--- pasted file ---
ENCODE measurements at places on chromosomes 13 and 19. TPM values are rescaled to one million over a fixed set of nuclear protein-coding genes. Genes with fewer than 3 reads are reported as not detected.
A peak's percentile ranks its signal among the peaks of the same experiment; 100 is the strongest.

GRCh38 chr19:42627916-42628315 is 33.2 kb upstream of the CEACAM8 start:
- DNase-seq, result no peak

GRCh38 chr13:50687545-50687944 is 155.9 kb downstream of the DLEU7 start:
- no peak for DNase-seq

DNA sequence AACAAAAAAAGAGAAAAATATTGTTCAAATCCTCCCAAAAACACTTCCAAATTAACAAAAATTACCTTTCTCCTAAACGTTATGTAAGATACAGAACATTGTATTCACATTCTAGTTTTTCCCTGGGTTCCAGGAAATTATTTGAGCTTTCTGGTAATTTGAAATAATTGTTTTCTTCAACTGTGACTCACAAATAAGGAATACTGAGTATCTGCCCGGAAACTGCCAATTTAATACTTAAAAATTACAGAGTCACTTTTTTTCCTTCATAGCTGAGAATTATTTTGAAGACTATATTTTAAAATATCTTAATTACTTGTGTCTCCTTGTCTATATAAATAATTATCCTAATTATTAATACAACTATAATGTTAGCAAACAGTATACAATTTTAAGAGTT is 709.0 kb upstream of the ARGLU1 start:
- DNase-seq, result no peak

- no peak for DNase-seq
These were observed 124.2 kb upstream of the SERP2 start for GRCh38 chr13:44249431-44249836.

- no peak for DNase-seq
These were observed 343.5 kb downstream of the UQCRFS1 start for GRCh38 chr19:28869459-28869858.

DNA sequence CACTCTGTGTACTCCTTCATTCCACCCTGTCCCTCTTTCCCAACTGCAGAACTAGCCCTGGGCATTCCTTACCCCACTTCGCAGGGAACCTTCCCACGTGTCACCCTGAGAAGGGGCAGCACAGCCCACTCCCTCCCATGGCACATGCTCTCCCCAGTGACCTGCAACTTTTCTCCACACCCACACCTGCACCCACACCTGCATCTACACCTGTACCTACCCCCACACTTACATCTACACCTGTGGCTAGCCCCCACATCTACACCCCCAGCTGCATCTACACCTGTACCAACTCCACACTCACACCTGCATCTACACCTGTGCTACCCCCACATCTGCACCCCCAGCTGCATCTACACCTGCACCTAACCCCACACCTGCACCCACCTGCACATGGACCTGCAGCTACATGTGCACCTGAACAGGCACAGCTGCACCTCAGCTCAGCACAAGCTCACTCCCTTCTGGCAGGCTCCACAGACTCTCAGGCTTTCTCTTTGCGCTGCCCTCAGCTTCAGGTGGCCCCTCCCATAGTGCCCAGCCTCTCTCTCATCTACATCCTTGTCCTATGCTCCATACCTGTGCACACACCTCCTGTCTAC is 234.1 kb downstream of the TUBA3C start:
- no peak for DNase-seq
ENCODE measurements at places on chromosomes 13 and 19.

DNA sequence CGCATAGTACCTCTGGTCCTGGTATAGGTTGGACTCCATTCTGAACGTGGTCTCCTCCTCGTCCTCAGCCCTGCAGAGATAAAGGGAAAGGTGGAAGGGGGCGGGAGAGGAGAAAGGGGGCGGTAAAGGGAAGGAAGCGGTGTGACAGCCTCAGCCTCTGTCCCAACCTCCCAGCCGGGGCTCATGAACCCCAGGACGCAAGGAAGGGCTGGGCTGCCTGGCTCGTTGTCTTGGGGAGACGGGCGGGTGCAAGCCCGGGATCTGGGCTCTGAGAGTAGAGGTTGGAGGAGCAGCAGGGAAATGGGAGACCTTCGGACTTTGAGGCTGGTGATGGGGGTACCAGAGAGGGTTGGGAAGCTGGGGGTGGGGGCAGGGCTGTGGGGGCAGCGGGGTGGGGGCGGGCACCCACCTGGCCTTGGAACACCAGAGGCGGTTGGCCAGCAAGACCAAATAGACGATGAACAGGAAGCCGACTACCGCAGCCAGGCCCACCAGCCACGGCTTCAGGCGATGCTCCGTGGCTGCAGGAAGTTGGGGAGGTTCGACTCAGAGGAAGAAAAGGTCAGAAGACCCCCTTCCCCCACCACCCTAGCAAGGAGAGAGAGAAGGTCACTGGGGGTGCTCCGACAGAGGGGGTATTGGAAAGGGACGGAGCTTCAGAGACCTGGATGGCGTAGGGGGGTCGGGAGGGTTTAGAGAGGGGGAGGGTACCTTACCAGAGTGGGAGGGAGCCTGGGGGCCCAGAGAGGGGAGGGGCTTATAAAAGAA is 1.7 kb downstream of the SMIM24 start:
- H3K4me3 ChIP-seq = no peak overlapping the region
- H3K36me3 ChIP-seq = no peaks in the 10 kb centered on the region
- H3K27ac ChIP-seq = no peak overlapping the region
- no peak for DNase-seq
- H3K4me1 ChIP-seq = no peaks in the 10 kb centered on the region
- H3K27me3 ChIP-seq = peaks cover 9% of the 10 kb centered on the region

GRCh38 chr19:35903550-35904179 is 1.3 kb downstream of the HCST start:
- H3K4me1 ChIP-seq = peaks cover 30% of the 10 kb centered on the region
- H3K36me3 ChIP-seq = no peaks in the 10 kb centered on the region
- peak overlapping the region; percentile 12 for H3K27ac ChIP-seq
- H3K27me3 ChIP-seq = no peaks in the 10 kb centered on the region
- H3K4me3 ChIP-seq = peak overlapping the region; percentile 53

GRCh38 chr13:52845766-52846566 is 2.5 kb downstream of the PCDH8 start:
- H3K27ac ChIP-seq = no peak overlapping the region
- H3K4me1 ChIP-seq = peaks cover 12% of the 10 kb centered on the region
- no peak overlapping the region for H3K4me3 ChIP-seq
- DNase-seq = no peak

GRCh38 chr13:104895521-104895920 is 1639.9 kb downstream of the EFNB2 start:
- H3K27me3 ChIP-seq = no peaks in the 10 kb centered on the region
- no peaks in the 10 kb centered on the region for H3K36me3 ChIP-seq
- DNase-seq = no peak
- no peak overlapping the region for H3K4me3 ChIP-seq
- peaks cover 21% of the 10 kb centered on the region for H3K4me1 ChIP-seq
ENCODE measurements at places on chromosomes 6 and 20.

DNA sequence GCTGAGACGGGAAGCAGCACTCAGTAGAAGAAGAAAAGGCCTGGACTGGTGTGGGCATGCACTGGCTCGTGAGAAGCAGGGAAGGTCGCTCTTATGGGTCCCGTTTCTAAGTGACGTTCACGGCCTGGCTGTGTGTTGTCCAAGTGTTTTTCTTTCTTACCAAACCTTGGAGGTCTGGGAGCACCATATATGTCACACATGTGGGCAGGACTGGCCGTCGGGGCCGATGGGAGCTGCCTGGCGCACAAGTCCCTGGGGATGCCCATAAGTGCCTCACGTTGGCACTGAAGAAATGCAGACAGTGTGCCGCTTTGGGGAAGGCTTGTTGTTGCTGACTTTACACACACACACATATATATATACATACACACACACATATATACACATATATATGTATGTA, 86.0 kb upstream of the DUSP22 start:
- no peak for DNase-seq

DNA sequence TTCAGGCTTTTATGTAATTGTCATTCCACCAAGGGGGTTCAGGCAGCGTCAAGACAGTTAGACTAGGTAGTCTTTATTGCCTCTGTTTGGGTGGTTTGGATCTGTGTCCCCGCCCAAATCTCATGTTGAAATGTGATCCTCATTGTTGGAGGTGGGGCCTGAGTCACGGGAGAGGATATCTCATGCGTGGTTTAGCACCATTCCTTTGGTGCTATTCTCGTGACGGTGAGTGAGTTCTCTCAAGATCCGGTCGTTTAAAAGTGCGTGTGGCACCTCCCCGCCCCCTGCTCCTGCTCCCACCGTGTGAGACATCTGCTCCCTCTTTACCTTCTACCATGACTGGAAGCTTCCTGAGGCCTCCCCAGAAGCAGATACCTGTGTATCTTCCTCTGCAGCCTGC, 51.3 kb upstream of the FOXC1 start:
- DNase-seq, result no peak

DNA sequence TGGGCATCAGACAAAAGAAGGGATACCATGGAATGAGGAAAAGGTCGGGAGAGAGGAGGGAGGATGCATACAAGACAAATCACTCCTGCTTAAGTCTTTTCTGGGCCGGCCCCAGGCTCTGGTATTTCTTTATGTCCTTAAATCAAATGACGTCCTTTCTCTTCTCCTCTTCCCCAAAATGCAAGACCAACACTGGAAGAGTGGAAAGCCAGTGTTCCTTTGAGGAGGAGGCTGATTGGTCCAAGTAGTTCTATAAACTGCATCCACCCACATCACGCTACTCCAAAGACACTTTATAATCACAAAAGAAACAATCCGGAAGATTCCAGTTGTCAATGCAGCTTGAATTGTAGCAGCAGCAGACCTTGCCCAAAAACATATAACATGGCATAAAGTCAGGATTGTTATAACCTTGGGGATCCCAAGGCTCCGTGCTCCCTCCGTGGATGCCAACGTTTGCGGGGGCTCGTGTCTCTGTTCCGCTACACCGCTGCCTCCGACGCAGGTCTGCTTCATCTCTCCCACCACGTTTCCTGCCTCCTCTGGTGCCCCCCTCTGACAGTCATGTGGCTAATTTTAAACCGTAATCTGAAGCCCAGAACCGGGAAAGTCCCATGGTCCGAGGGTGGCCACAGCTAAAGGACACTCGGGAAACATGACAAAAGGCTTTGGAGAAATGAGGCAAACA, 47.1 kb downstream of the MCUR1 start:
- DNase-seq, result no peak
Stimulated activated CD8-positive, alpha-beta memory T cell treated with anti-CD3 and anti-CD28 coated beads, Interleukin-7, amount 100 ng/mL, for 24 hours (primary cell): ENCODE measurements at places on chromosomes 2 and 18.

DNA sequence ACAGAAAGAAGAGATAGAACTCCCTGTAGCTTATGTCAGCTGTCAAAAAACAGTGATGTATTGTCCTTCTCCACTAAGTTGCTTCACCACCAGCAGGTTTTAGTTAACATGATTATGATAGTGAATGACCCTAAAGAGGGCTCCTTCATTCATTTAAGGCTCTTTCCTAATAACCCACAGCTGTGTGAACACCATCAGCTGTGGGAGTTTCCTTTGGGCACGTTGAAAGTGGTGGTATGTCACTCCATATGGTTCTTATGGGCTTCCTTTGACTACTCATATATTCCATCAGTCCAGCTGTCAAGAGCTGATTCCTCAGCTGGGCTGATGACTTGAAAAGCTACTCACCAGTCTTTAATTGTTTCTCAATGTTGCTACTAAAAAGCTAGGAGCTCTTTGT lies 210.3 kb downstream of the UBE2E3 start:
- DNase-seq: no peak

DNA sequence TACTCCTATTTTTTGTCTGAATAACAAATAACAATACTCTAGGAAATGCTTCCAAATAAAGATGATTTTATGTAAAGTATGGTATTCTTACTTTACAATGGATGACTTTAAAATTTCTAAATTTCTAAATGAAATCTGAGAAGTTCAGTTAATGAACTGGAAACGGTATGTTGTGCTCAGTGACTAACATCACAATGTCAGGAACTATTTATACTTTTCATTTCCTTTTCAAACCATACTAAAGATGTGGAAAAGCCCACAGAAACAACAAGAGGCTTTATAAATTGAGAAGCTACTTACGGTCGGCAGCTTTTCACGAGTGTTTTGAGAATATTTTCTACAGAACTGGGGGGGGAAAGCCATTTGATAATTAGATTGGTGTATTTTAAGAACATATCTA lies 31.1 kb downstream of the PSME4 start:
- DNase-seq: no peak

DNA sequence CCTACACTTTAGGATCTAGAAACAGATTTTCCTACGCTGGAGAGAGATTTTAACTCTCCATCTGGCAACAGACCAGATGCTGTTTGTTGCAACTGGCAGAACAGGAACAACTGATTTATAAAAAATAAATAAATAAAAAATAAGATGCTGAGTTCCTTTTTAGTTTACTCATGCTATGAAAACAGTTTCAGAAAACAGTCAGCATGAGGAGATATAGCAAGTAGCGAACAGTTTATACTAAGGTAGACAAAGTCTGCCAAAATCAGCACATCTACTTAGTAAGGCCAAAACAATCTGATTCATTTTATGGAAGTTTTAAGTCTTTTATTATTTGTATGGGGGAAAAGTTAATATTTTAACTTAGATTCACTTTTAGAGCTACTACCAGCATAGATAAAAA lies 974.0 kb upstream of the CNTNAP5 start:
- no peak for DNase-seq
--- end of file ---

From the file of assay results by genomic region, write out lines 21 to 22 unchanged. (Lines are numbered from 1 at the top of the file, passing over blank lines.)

- H3K4me1 ChIP-seq = no peaks in the 10 kb centered on the region
- H3K27me3 ChIP-seq = peaks cover 9% of the 10 kb centered on the region